But we shouldn’t be too quick to dismiss the idea of desolation. The Idea of North is the title of a brilliant book by Peter Davidson. Its elusive discipline of topographics links geography, culture, landscape, literature, art, social anthropology and the history of ideas. And it turns out that this Howellian southern fantasy about the north is in fact close to a widespread ‘myth’ that is found across many different cultures in which ‘north’ with its connotations of remoteness, darkness and cold is an eloquent symbol of what is alien, chaotic and threatening. ‘Here be dragons.’

Some make friends with it and embrace it. For example, W. H. Auden, a midlander, fell in love with the North Pennines as a boy. He was haunted by the wild astringent fell country with its untamed climate and the ghosts of its long-dead industries of fluorspar and lead mining. He would have said that the toughness and desolation of ‘north’ was precisely what pulled him irreversibly into its gravitational field,  'the solace of fierce landscapes'. He found his poetic voice in County Durham, at Rookhope in Upper Weardale where, idly dropping a pebble down a disused mine-shaft, he had a flash of recognition about ‘self and non-self’ and with his new-found awareness began to write. Would he have become a great poet without the North?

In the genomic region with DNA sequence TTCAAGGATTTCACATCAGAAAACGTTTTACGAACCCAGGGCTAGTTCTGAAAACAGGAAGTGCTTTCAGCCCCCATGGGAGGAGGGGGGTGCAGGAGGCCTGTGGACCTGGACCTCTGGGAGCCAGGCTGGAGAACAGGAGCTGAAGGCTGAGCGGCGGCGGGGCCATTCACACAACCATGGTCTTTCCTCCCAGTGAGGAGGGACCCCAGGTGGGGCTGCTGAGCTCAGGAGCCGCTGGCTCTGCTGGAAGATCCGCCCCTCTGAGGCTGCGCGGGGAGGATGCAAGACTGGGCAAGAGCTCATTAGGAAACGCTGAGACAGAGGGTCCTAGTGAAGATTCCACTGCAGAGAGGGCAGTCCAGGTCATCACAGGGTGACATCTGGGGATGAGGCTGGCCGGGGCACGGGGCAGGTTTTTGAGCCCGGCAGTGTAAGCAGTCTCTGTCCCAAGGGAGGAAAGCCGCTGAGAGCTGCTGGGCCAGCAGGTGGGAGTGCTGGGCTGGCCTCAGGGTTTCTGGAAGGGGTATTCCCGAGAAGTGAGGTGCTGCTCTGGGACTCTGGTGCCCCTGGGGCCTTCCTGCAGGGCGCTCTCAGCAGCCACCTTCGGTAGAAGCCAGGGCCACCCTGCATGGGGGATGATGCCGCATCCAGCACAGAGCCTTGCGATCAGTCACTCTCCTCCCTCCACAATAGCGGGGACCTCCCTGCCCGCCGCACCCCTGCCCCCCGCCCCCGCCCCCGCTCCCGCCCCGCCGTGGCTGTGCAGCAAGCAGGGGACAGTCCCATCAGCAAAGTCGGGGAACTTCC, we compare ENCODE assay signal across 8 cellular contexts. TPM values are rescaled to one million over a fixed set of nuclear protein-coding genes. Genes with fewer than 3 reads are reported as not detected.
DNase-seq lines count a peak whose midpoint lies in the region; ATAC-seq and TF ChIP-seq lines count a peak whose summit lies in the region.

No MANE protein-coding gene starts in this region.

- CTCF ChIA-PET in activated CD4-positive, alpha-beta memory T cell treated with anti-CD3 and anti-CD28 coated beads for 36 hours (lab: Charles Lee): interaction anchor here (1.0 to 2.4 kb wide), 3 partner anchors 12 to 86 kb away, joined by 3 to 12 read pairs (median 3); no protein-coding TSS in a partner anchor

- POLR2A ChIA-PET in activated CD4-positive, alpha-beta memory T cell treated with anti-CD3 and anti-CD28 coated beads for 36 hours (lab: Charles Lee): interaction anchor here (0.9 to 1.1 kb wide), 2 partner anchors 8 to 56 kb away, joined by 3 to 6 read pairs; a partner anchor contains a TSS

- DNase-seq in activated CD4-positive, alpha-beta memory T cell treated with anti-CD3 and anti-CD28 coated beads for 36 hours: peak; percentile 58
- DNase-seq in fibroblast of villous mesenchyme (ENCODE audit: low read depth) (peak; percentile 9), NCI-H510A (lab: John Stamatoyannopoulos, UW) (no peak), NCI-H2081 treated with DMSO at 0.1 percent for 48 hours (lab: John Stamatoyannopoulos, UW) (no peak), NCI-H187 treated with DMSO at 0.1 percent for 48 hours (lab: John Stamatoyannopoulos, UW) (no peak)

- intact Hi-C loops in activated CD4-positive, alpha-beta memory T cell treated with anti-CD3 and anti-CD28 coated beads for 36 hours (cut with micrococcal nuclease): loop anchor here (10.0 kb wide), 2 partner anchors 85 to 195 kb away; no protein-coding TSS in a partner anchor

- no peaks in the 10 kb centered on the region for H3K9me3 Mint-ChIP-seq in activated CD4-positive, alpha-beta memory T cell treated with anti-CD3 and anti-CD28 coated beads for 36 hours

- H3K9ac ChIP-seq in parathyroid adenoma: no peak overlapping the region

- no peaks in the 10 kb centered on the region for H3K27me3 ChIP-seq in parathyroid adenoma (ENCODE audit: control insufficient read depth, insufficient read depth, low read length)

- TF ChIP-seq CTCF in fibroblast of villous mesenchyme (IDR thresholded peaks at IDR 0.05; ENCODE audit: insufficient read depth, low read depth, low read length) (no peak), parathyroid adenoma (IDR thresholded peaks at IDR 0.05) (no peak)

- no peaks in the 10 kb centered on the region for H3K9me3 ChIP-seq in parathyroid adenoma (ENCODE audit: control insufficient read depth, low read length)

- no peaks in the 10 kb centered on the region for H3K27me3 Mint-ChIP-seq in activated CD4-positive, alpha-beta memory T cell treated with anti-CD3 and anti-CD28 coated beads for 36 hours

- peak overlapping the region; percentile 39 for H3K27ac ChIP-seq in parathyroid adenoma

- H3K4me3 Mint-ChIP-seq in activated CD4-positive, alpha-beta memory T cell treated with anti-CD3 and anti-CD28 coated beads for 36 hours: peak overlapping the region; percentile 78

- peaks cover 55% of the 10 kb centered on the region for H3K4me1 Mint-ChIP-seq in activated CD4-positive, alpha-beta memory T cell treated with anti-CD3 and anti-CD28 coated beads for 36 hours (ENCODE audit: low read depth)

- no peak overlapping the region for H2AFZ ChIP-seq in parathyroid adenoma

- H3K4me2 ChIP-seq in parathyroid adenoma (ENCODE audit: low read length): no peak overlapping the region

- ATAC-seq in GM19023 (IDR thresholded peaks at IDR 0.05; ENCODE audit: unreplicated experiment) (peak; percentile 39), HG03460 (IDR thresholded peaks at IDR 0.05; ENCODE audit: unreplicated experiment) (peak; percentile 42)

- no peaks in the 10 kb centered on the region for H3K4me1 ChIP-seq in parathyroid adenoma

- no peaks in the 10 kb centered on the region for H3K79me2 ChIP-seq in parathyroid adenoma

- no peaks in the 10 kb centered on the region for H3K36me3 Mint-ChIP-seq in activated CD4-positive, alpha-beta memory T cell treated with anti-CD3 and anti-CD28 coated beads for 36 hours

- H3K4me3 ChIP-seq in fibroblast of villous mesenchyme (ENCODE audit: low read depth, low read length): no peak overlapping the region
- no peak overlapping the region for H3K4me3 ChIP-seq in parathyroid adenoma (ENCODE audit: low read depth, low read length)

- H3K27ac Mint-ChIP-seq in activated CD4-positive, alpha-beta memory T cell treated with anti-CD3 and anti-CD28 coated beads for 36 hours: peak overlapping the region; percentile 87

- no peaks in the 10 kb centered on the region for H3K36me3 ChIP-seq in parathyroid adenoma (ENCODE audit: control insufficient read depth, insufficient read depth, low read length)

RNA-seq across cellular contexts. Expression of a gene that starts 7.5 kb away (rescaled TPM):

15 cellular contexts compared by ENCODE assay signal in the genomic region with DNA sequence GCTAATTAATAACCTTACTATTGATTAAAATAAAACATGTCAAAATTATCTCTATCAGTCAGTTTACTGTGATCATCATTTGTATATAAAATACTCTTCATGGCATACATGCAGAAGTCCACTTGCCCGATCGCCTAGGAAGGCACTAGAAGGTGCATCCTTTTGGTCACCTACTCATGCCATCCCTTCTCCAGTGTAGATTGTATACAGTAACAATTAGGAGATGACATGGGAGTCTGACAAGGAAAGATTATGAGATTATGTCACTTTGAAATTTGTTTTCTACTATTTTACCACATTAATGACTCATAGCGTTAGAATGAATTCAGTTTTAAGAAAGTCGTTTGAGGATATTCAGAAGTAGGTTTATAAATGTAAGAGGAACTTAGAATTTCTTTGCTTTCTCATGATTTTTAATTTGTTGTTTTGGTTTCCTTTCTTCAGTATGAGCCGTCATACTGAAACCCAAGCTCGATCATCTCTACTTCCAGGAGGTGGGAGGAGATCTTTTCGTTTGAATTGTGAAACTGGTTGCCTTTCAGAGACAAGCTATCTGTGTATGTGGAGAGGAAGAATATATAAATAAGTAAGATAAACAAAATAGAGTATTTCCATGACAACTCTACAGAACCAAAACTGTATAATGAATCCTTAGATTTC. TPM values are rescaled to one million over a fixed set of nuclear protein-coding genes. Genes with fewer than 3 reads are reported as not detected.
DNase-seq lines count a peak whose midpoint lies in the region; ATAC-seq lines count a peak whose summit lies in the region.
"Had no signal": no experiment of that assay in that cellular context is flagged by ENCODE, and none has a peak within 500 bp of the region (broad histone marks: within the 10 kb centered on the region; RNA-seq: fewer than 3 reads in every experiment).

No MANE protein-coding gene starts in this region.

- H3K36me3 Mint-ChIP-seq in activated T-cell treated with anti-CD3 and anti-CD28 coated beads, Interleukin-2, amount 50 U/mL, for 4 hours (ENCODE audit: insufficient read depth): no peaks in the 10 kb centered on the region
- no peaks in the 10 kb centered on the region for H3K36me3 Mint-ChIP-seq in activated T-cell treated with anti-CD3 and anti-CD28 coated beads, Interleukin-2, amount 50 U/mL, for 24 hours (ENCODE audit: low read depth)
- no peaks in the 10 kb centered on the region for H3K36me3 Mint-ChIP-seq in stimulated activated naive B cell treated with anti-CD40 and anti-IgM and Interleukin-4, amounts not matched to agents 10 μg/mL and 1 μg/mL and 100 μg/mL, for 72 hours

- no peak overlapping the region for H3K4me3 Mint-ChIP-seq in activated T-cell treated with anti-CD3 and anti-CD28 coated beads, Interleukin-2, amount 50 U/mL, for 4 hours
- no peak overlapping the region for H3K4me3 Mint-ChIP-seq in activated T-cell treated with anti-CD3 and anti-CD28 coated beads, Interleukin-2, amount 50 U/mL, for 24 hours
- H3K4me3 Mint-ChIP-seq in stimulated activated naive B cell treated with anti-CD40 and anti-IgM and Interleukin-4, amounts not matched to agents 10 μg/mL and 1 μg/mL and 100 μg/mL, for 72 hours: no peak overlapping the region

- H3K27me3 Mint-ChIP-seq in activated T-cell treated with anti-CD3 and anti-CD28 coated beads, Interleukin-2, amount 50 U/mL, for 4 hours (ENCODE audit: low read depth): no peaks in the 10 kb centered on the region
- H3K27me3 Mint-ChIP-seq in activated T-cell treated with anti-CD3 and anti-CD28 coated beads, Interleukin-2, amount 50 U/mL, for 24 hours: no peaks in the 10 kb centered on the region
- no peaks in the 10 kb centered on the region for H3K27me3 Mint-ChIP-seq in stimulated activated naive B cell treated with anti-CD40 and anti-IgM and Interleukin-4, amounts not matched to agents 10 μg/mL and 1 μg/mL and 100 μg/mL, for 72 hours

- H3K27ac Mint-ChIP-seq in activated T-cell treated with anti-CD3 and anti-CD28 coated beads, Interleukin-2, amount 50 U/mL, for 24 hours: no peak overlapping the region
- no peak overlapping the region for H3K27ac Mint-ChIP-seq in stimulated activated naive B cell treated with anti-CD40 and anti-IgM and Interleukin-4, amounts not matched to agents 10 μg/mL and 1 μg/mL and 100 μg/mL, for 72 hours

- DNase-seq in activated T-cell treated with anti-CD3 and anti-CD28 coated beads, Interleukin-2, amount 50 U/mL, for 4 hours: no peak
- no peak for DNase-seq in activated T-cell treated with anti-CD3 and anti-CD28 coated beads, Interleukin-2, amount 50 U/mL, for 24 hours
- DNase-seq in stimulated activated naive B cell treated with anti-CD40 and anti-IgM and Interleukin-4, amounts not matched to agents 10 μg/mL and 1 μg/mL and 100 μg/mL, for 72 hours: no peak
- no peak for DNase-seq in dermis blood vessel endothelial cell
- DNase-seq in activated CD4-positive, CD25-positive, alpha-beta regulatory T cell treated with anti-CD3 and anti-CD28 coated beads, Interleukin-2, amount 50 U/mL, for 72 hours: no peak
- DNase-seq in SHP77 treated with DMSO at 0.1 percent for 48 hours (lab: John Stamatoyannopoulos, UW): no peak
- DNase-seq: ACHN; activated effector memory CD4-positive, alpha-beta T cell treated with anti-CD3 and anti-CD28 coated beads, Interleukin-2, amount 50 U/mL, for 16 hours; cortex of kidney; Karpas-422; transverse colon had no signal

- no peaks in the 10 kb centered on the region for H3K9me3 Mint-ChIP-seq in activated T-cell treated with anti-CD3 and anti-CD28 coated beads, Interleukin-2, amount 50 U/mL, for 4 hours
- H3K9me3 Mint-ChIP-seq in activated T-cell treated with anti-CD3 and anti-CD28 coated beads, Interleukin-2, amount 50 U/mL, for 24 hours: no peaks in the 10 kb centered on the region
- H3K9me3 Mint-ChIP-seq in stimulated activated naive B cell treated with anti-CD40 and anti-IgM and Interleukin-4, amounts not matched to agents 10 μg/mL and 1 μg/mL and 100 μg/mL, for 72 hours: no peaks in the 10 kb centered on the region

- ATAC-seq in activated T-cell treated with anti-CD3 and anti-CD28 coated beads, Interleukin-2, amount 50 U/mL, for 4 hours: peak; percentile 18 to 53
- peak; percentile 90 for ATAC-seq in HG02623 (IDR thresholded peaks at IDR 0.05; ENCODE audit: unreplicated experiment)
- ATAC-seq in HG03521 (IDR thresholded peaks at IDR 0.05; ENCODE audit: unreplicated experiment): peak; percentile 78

As a Londoner, I can echo Auden’s love for a part of England that is not only ‘North’ but is also ‘Not-South’. I wrote Landscapes of Faith: the Christian heritage of the North East as a tribute. But as I said in the book, we must be careful not to romanticise either the landscape or the people and communities who have been shaped by it. It’s important that we speak accurately about the North East and not be seduced by easy cliché. It’s interesting that much of today’s response to Lord Howell has been to cite the canon of Northumbrian beautiful views rather than probe more deeply into what lies under the skin of the North East. The opposite of desolation may not always be consolation. With its complex history shaped by power and conflict, wealth and poverty, privilege and servitude, faith and politics, industry and its decline, there are more ambivalent readings of the region, and these too are aspects of its character.